This week we have been mostly…

A selection of the writing, wittering and viewing that has caught our attention over the past week.

► One of Jeremy Corbyn’s most popular policies is his pledge to renationalise the railways. The reason this idea attracts so much support is surely to do with the romantic affection still felt for rail travel in Britain. It’s one of the central images in our culture – from Charles Dickens’ ‘The Signal-Man’ to the Hogwarts Express – in a way that doesn’t apply to other formerly nationalised industries; if you’re making a period drama, you’ll be wanting to show a steam train, not the inside of a gasworks. But the ownership of the railways is a matter of politics and economics, not of culture, and, as John Redwood explains, there are some questions to be asked.

► We came across a very funny piece by Neal Lawson on the New Statesman’s recently revamped website this week. Apparently, the failure of newly-enrolled Labour Party members to attend a local party barbecue is taken by some as proof positive that they must be entryist Corbynistas.

The first thing that’s [sic] screams at anyone vaguely normal is why on earth would you want to go to a BBQ being organized by the Labour Party – when presumably you could go to a real one, with real friends. There is a give away – it’s a “barbecue and social” – ie a barbecue where you have to be social – where you have to told to be social as if that weren’t a given.

► Meanwhile, The Times managed to get just about everything wrong about Pope Francis’s, er, pontifications on forgiveness, abortion and how the two fit into the ‘year of mercy’ – which runs from December 2015 to November 2016 – according to Damian Thompson, former long-serving and distinguished religious affairs correspondent for the Daily Telegraph. He excoriates The Thunderer’s coverage in the Spectator.

► From the same title, Rod Liddle rips into ‘pig-ignorant click activists’ who, he believes, have taken over, inter alia, the Labour Party, hence the Corbyn surge. He has conversed with a few of them, he says. It was not a meeting of minds.  

One of them even expressed disgust that I was allowed to vote, being a fascist – yeah, fair point. I’ve only been in the party since 1979 and spent all those hours leafleting and canvassing and sitting in horrible, badly ventilated rooms trying to stop my ward from endorsing Benn or Livingstone or, indeed, Corbyn. And paying my £13 a month subs.

► Owen Jones needs no publicity from us. A bestselling author and already, at the depressingly young age of 31, regarded by some as the Paul Foot de nos jours, he’s doing deservedly well for himself. Labour leadership candidate Liz Kendall needs all the help she can get, however, so it was nice to see her interviewed by Jones on his YouTube channel. Kendall shares with her rivals the problem that she doesn’t even look like an occupant of a great office of state, let alone a prime minister-in-waiting, but – as our own Alwyn Turner has argued elsewhere – she has, at least, been willing to confront her party with unpalatable truths; and in conversation with Jones she displays an easy style that might have played well with the electorate.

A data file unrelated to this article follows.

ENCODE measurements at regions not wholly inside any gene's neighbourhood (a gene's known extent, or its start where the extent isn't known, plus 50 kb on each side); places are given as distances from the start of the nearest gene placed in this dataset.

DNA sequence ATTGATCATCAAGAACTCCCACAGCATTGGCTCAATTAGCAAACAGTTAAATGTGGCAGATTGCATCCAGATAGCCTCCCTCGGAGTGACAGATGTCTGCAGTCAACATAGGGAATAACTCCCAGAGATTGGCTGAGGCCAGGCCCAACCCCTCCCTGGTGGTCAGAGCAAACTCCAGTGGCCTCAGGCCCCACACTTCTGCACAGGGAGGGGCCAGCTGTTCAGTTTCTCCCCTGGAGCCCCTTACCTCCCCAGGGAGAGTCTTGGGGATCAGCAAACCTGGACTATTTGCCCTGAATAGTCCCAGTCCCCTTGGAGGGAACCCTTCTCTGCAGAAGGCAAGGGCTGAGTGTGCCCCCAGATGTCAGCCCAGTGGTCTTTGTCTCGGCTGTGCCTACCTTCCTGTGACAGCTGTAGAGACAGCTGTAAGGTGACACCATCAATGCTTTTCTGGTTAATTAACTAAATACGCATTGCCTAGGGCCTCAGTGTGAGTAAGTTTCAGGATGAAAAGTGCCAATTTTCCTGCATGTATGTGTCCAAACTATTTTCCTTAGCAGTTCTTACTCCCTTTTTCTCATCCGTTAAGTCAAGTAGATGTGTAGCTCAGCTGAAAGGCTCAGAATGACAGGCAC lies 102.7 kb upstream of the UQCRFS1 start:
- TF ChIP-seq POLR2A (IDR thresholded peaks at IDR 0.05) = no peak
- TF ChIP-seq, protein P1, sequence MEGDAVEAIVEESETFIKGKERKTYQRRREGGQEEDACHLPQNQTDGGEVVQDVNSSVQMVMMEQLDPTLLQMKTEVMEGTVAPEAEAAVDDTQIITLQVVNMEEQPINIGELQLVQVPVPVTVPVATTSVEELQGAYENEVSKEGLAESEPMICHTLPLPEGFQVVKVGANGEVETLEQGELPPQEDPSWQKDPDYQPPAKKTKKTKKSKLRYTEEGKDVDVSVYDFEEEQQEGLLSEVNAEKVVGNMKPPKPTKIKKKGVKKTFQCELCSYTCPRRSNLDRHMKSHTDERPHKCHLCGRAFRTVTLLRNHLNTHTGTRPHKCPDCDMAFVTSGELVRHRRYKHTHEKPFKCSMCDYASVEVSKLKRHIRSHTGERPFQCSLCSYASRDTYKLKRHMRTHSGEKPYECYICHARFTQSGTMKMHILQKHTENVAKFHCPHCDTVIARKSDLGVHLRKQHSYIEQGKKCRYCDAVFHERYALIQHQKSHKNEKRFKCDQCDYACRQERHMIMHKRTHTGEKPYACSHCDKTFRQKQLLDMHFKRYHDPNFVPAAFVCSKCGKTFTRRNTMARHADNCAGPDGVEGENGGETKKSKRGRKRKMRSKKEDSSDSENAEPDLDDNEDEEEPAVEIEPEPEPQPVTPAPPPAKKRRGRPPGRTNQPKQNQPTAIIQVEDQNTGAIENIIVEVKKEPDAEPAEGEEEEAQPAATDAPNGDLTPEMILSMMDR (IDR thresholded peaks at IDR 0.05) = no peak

► That interview was recorded before an article by Jones in the Guardian in which he set out policies that would, in his view, help Jeremy Corbyn counter the charge that he is soft on defence. Sadly, what it revealed is that the left’s most popular polemicist is unable to face the fact that a convincing line on national security has to include public spending on troops and materiel. Jones’ ideas for retraining sacked soldiers and tackling mental illness and vagrancy among veterans are all well and good, but if these – and further initiatives to change ‘army culture’ – are the sum of even his thinking on the subject, then the inevitable Tory attacks will surely hit home. Indeed, the suspicion remains that when it comes to the armed forces the left’s first instinct is to mothball; why else the need for all that retraining? It’s a shame Kendall, who spied early on the political necessity of adopting NATO’s 2% of GDP target for defence spending, didn’t get the chance to take Jones to task on the subject.

► The name of this site, of course, refers to one of George Orwell’s most celebrated essays. Like Orwell, we have a fondness for British popular culture of the past, including the tales of gentleman thief, A.J. Raffles, about whom he also wrote an essay. It was a pleasure, therefore, to find The Annotated A.J. Raffles, a site that features the full text of E.W. Hornung’s stories, complete with extensive footnoting and a convincing attempt at a chronology. This, surely, is what the internet is for.

► Finally, we should note the passing on Friday of Emmanuel ‘Rico’ Rodriguez MBE, the great ska trombonist. The news bulletins and obituarists have rightly lauded his contribution to The Specials’ ‘A Message to You, Rudy’ (1979), for which he reprised the performance he gave on Dandy Livingstone’s 1967 original. But Rico’s career spanned seven decades, so there’s much else to choose from. We’ll leave you with the guaranteed mood-lifter ‘Wareika Vibes’ from 2006.

Happy skanking!


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